I’m not sure where to begin, there is so much I found interesting in this image. So I’ll start big picture, so to speak.
First, I found the mural interesting, but I am trying to rely less upon just photographing someone else’s public art, whether an official mural or graffiti. I am also fascinated by bicycles as subjects, so I wanted to get the mural and the bicycle chained to the garden fence as the two anchors to the image.
That caused a problem, as the graffiti on the pull-down metal door had a nasty vulgar word that added nothing to the image. I’m not completely opposed to including such words in my images, and I’ve been known even to say some of them myself, but this one just took over the entire picture by virtue of its placement and other factors. So I removed it, which may or may not bother some people, but I think the disclosure is adequate.
Next, the community garden is of interest, in that the Lower East Side is filled with them, and their history is deeply tied into the history of this neighborhood in the last quarter of the 20th Century at least. New York in the 1970s had a lot of truly abandoned and seemingly abandoned properties. The former were properties that the owner truly walked away from because he or she saw no way to revive it economically and the cost of maintaining it outweighed the benefits of any potential improvement. The latter were properties that the owner leaves empty, unimproved and undeveloped, but continues to pay real estate taxes and maintains some minimum upkeep to avoid condemnation.
The were a lot of both in the Lower East Side, and more so than in other neighborhoods various people tried to assert their own claims to the properties. For the most part, it appears the community gardens were the most successful at holding on to their claims. You can see why when you think about it. If a lot has an abandoned building on it, people can move in but they will have immediate trouble adding gas, water and electric service. The Department of Buildings might want to evict them for safety reasons. And as squatters, they cannot really improve the building themselves. In addition to their own likely lack of funds, it makes little economic sense to invest substantially in a building or plot of land which you do not legally own. So with a few exceptions, one of which I will get to in a later image, the people who squatted in empty buildings rarely got anywhere.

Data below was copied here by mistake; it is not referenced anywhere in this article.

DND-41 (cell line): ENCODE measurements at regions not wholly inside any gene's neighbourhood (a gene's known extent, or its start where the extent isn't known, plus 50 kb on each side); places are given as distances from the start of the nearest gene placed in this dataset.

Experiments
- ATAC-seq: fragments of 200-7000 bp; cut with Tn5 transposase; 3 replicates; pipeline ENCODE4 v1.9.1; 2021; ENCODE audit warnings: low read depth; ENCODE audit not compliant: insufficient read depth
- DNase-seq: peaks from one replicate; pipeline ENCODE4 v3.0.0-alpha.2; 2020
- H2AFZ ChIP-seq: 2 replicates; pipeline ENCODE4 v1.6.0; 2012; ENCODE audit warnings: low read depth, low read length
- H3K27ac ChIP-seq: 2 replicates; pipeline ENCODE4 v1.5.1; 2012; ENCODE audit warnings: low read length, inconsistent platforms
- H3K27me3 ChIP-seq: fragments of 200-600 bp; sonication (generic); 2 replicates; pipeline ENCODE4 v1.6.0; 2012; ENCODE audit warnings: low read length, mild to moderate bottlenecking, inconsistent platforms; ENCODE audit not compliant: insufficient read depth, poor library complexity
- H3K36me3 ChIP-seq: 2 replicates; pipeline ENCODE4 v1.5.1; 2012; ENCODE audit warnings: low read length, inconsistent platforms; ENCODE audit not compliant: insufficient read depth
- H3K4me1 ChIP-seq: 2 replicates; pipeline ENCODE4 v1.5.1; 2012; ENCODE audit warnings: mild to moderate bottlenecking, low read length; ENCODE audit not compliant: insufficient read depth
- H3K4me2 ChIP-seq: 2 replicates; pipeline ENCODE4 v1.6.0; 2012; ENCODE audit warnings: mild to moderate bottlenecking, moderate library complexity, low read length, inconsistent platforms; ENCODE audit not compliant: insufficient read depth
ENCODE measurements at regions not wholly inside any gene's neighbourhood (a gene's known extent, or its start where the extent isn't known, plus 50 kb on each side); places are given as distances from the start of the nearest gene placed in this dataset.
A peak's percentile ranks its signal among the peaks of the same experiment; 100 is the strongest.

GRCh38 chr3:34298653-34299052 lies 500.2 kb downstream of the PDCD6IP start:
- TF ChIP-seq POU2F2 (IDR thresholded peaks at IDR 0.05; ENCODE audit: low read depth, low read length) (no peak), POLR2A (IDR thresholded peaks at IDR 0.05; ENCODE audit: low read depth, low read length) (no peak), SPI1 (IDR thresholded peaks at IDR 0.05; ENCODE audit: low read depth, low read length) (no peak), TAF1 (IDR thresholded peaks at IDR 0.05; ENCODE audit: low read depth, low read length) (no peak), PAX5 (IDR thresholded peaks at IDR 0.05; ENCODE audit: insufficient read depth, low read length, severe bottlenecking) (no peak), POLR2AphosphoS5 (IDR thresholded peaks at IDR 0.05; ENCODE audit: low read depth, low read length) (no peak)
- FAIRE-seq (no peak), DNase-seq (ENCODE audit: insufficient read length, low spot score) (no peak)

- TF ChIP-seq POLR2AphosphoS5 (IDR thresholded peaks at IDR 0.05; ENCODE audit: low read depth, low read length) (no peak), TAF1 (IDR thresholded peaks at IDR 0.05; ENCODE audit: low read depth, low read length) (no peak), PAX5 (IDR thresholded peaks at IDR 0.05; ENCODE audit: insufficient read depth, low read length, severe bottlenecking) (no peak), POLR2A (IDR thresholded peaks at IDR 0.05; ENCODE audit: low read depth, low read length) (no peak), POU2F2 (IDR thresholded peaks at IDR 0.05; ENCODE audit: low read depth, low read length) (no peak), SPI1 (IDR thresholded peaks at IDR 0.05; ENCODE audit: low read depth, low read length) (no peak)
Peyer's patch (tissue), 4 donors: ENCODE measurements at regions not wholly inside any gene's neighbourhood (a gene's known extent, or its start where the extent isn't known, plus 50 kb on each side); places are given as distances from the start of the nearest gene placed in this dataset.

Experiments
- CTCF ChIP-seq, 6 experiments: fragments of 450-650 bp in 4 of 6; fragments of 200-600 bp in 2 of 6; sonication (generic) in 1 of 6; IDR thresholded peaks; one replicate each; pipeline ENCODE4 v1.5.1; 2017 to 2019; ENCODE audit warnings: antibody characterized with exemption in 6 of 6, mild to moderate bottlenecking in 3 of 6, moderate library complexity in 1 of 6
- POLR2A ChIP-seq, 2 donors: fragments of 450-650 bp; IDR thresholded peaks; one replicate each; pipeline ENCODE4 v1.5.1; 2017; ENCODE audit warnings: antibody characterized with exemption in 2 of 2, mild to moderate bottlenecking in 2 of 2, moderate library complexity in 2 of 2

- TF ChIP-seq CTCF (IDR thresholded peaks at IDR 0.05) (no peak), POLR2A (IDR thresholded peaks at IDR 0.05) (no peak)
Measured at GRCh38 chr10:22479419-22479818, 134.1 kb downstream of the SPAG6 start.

But those who took over vacant lots sometimes had better luck. Again, they weren’t able to build, but it often was possible to improve the empty unused lot into a garden. This created a clearly visible improvement at limited cost to those who engineered the transformations. They often managed to leverage this perception of a clear improvement from a rubble strewn lot into a garden into an eventual grant from the city to continued rights to maintain the space as a limited access public garden.
While many see this as a community victory, I don’t favor them. For one thing, they are not true public spaces. As this page currently indicates, “For access to the garden inquire next door at Mama’s Restaurant.” Which I did not even know when I decided to put both in the image, instead of creating separate and more complete image of both. In addition, most of them are run by groups of people who end up with as much control as private owners would have, except perhaps for the ability to sell their interest. It seems to me in many ways a negative combination of public and private land use. A simple playground, freely open and accessible to all would be better, as would a new building privately owned and providing some combination of housing, retail space, employment opportunities and paying taxes.
Finally, (and public policy discussion fortunately over), the last thing that really drew me to this scene is the handwritten, somewhat low key graffiti on “Mama’s” forehead – “Lou Reed.” I have no idea if it is related to the same text graffiti on The Lion of St. Mark’s: is it the same hand, part of a campaign or trend, or just random chance.